After he had attained some learning, viz. the knowledge of Latin tongue, and some insight in the Greek, and spent some small time at Cambridge, and then being first seasoned with the seeds of grace and virtue, he went to the court, and served that religious and godly gentleman, Mr. Davison, divers years, when he was Secretary of State; who found him so discreet and faithful as he trusted him above all other that were about him, and only employed him in all matters of greatest trust and secrecy ... he attended his mr. when he was sent in anbassage by the Queen into the Low Countries ... And, at his return, the States honored him with a gold chain, and his master commited it to him, and commanded him to wear it when they arrived in England, as they rid through the Country, till they came to the court ... Afterwards he went and lived in the country, in good esteem amongst his friends and the gentleman of those parts, especially the Godly and religious.  He did much good in the country where he lived, in promoting and furthering religion not only by his practice and example, and provocating and encouraging of others, but by procuring of good preachers to the places thereabouts, and drawing on of others to assist and help forward in such work; he himself most commonly deepest in the charge, and sometimes above his ability .... They ordinarily met at his house on the Lord's day, (which was a maor of the bishops) and with great love he entertained them when they came, making provision for them to his great charge.  He was the chief of those that were taken at Boston, and suffered the greatest loss; and of the seven that were kept longest in prison, and after bound over ... After he came into Holland he suffered much hardship, after he had spent the most of his means, having a great charge, and many children; and, in regard of his former breeding and course of life, not so fit for many employments as others were, especially as were toilsome and laborious.  But yet he ever bore his condition with much cheerfulness and contention.  Towards the later part of those 12 years spent in Holland, his outward condition was mended, and he lived well and plentifully; for he fell into a way to teach many students, who had a desire to learn the English tongue, to teach them English; ... he also has means to set up printing, by the help of some friends ... and by reason of many books which would not be allowed to be printed in England, they might have had more then they could do .... And besides that, he would labor with his hands in the fields as long as he was able; yet when the church had no other minister, he taught twice every Sabbath ... For his personal abilities, he was qualified above many; he was wise and discreet and well spoken, having a grave and deliberate utterance, of a very cheerful spirit, very sociable and pleasant amongst his friends, of an humble and modest mind, of a peaceable disposition, undervaluing himself and his own abilities ... inoffensive and innocent in his life and conversation ... he was tender-hearted, and compassionate of such as were in misery, but especially of such as had been of good estate and rank, and were fallen into want and poverty, either for goodness and religious sake, or by the injury and oppression of others.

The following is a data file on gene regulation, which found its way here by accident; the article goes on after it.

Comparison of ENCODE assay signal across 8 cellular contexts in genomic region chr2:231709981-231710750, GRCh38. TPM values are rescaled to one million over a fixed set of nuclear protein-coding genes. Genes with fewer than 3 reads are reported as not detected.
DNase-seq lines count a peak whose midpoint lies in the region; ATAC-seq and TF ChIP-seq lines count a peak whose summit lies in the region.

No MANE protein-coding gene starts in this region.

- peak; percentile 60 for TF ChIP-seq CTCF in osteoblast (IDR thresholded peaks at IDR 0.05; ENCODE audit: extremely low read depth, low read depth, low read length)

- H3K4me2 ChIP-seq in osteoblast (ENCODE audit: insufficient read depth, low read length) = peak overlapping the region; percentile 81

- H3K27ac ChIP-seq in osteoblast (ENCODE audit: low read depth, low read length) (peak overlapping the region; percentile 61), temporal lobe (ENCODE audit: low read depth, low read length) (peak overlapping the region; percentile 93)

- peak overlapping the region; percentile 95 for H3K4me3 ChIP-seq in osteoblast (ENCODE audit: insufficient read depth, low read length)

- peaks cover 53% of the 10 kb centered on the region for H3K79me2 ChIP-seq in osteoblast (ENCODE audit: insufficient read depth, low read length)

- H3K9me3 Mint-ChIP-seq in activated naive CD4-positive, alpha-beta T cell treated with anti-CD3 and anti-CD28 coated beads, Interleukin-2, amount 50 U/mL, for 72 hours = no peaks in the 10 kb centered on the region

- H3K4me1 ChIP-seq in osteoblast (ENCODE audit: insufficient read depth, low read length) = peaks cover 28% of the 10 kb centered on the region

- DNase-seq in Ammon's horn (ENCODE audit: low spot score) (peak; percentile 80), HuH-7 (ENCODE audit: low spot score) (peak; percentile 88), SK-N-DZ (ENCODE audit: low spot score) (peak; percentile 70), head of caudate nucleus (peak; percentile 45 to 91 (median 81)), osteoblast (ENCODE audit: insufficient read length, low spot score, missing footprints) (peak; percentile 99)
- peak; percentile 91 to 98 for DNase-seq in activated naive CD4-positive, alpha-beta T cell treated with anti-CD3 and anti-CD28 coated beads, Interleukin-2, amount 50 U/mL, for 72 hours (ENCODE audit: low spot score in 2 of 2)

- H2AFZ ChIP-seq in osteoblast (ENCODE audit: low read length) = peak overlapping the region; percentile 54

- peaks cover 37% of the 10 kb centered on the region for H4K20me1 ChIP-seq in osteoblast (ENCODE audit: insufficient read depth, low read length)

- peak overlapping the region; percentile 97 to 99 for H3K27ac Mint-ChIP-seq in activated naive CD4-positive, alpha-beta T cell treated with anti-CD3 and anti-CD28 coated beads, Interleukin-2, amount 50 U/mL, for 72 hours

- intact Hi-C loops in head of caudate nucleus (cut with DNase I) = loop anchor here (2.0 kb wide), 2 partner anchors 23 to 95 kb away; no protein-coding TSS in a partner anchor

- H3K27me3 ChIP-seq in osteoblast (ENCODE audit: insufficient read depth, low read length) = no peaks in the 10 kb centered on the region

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NOTE  ON  WILLIAM  BREWSTER'S  WIFE
 
The maiden name William Brewster's wife has not been proven.  The claim it was Mary Wentworth rests solely on the fact that Mary Wentworth happened to live somewhat close to William Brewster in Scrooby, Nottingham.  That is very shaky evidence to say the least.  Further, it has been proposed that William Brewster may have married Mary Wyrall, but the evidence is just as flimsy for that marriage.  There are no fewer than seven marriages from 1590-1610 that have been located in parish registers showing a William Brewster marrying a Mary.  All, however, have been satisfactorily eliminated as probable candidates for the William and Mary (Brewster) who came on the Mayflower.  So at present, there is no evidence to document who William Brewster's wife Mary actually was.

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This chest is thought to have belonged to William Brewster, and was likely brought over in the Mayflower.
 
Photo courtesy of: Pilgrim Hall Museum

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SOURCES:
Mary B. Sherwood,
Pilgrim: A Biography of William Brewster
Falls Church, Virginia: Great Oaks Press, 1982)
- - - - - - - - - - - - - - - - - - - - - - - - - - - -
Eugene Aubrey Stratton,
Plymouth Colony: Its History and Its People, 1620-1691
(Ancestry Publishing: Salt Lake City, 1986)